A federal grand jury in Alexandria, Va., has indicted a Swiss lawyer who has been accused of helping a Virginia doctor conceal money in secret Swiss bank accounts at the British bank HSBC Holdings.

The jury returned an indictment last Thursday charging Felix M. Mathis, an attorney practicing in Zurich, Switzerland, with conspiring to defraud the United States and structuring the importation of currency into the U.S. If convicted, Mathis faces up to 25 years in prison and a maximum fine of $1.25 million.

According to court documents, in 1997, Dr. Andrew Silva of Sterling, Va., inherited an undeclared bank account from his mother at the Zurich branch of HSBC. The account was held in the name of a sham Liechtenstein trust.

In 1999, Silva met with Mathis, who managed the account in Zurich. Mathis instructed Silva to keep the account "hush," to not keep any records relating to the account, and to send coded letters to him if he wished to meet. Mathis advised Silva that if he transported or mailed less than $10,000 in U.S. currency back to the United States, he would not have to declare the funds to the U.S. government upon re-entry to the United States.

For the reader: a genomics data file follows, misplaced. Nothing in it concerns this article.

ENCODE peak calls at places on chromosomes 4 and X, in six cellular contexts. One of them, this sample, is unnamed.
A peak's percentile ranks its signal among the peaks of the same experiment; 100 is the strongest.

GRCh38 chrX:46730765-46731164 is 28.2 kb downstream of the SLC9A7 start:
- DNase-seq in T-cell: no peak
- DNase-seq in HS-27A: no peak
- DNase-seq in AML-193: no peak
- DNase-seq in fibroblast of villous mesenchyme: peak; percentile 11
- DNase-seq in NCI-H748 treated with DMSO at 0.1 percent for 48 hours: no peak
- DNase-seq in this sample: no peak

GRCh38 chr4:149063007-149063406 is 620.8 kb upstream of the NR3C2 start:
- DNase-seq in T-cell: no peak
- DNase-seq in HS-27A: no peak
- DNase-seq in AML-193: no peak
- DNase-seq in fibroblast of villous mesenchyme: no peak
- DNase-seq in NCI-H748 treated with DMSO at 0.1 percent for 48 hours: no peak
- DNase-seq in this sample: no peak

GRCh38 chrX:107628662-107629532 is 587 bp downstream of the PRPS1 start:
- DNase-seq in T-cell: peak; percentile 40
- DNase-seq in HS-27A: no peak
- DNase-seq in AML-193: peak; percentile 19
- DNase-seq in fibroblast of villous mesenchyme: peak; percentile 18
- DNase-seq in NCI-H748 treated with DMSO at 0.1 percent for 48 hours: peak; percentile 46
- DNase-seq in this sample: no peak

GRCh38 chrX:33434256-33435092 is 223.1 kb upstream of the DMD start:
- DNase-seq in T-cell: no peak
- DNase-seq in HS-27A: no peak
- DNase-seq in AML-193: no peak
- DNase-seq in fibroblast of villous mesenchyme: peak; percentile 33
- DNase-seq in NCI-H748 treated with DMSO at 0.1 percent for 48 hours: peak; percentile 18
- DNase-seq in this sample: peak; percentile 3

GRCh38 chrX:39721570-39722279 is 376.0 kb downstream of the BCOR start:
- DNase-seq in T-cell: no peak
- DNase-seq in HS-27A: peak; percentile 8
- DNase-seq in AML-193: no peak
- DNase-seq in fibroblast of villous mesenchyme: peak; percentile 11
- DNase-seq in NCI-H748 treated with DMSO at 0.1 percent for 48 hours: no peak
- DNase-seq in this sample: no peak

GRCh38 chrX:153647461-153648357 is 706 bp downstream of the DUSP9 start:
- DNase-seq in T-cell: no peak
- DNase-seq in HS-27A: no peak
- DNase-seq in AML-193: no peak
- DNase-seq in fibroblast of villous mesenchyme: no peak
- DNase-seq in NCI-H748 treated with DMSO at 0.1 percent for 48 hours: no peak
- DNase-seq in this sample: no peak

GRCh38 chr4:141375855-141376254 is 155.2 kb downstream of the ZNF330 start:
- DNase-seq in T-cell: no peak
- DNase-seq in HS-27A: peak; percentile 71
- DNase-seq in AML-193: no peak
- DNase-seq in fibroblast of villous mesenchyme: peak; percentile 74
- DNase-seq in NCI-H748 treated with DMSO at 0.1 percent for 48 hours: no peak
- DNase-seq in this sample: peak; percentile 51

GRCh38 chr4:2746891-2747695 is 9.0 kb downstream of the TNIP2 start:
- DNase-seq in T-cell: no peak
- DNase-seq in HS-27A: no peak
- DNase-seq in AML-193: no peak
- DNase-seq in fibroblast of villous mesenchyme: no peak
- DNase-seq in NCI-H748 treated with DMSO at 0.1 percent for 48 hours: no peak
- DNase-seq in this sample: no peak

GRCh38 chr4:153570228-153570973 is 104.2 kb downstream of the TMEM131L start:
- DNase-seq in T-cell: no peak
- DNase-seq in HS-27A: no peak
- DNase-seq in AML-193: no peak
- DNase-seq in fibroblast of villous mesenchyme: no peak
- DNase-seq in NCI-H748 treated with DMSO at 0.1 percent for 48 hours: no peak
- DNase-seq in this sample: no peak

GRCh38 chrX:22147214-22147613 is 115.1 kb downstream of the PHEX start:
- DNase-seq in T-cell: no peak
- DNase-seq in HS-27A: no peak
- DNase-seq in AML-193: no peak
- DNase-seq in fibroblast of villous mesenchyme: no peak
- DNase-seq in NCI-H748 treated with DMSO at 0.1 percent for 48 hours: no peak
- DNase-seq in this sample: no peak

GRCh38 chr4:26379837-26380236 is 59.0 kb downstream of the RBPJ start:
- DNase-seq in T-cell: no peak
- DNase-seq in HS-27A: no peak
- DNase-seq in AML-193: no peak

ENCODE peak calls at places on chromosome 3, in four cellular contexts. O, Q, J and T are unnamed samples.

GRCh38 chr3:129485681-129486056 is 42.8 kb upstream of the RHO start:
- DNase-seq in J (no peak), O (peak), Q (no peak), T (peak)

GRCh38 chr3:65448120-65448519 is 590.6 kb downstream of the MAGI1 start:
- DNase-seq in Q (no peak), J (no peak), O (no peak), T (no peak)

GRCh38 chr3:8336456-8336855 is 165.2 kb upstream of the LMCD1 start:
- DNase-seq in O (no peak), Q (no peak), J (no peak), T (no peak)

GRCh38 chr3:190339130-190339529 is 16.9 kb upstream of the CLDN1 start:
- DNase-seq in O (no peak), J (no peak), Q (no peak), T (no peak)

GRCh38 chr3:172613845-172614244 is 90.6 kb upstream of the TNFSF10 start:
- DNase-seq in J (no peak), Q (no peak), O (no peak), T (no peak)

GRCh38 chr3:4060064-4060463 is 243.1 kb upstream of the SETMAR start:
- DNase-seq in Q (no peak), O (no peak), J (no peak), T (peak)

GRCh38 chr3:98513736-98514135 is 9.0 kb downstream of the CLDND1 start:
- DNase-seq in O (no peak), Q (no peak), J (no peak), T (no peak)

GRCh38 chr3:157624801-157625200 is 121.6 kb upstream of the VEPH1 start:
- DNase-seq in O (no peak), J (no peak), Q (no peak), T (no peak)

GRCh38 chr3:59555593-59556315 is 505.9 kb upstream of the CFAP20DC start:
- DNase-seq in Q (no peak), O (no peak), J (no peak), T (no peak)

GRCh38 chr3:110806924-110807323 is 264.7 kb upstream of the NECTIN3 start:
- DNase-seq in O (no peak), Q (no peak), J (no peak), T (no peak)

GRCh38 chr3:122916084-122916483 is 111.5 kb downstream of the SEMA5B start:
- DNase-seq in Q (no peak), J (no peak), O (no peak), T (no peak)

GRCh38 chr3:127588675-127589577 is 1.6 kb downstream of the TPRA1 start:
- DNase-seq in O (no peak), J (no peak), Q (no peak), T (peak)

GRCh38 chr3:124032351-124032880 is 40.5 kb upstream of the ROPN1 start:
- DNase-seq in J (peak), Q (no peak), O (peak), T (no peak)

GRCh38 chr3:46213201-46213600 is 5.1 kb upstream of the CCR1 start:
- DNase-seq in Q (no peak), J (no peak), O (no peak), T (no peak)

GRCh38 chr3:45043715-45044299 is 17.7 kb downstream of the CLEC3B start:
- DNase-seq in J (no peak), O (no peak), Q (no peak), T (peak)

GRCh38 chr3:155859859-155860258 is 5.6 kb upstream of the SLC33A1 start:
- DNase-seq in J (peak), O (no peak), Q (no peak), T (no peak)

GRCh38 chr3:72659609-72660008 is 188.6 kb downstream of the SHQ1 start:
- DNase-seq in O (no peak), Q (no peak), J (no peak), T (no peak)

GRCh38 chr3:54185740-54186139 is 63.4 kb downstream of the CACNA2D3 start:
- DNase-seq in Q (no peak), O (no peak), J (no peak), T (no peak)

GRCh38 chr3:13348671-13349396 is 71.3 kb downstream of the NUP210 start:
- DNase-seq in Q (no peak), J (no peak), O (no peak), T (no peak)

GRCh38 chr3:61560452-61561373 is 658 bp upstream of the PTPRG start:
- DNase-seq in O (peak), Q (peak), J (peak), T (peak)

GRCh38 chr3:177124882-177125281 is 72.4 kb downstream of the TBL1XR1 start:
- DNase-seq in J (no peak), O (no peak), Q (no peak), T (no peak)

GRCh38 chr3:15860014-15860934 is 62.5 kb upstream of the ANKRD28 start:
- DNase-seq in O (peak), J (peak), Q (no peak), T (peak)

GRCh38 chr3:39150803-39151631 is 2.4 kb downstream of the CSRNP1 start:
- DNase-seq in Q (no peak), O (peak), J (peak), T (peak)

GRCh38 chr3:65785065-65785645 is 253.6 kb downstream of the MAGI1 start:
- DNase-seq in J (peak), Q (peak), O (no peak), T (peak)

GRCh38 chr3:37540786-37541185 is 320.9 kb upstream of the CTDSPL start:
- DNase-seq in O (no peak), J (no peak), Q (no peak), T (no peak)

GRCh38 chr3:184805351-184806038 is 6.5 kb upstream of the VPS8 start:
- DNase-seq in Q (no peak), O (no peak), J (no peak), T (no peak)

Silva was informed last September that HSBC was closing his undeclared Swiss account and that he had until the end of the year to travel to Switzerland to withdraw all the funds. He made two trips to Zurich in October and November 2009 and met with Mathis at his office and a Swiss banker at the private wealth office, prosecutors contend. Mathis and the Swiss banker allegedly refused to wire the money to the United States as it would leave a trail for U.S. law enforcement. Instead, they provided him with $235,000 in U.S. currency. Of that total, Silva received $200,000 in two individually wrapped "bricks" of $100,000 of sequentially numbered, new $100 bills.

According to court documents, with the assistance of Mathis, Silva mailed 26 packages containing over $200,000 in U.S. currency from Switzerland to the United States to himself and another person.

Silva pleaded guilty on Feb. 16, 2010 to conspiracy to defraud the United States and to making a false statement (see HSBC Linked to Secret Swiss Bank Accounts). As part of his plea agreement, Silva agreed to forfeit to the government $211,200 in U.S. currency that law enforcement officials seized from packages that he mailed from Switzerland to his residence in Sterling, Va. On June 11, 2010, U.S. District Judge Liam O'Grady sentenced Silva to two years of probation, including four months of home detention and a $20,000 fine.

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